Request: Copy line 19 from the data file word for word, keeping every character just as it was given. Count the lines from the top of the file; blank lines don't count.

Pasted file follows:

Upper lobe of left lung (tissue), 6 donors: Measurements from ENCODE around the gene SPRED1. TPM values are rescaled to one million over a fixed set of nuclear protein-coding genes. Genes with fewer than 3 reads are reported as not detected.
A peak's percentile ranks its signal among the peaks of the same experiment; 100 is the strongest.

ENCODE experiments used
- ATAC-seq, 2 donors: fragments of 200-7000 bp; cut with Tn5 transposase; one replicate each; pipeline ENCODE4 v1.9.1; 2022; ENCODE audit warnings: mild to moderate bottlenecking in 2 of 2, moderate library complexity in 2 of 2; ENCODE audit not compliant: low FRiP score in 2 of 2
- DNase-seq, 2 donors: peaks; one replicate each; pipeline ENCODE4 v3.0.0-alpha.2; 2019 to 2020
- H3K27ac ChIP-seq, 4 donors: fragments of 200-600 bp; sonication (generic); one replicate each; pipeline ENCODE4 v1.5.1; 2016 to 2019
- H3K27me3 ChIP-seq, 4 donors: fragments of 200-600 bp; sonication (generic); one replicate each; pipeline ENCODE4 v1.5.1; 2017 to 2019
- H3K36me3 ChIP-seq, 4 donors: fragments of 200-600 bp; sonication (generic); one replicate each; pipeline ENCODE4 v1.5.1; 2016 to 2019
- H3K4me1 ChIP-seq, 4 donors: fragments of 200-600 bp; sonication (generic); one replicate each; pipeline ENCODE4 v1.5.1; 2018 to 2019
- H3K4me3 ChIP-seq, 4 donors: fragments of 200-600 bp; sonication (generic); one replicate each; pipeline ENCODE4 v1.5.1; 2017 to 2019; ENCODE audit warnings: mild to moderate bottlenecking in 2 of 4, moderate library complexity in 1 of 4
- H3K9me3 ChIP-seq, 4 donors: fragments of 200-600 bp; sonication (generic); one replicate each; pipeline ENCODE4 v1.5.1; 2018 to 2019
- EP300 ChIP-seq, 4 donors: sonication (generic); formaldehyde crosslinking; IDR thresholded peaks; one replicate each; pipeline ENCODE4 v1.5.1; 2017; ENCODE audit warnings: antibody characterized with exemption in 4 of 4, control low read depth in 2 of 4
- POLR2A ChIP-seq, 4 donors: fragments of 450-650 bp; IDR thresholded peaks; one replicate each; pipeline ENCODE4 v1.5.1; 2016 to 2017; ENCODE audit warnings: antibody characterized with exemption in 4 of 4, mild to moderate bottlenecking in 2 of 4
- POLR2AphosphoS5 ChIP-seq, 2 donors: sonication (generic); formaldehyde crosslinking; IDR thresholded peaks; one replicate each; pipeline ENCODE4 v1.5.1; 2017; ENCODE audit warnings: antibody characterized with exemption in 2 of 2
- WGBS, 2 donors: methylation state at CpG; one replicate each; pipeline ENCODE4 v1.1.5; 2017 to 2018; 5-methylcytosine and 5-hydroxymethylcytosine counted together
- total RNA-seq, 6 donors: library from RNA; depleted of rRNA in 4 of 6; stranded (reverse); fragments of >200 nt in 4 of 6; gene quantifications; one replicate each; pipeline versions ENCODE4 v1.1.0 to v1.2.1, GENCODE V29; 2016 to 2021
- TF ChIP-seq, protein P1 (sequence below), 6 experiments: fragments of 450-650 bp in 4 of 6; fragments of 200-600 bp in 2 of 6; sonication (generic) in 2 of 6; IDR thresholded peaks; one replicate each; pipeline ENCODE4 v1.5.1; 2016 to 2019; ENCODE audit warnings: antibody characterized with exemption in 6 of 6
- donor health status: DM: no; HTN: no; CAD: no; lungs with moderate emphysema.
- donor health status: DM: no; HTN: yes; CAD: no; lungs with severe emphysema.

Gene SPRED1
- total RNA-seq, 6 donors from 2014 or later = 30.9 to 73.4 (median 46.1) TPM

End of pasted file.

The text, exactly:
- donor health status: DM: no; HTN: yes; CAD: no; lungs with severe emphysema.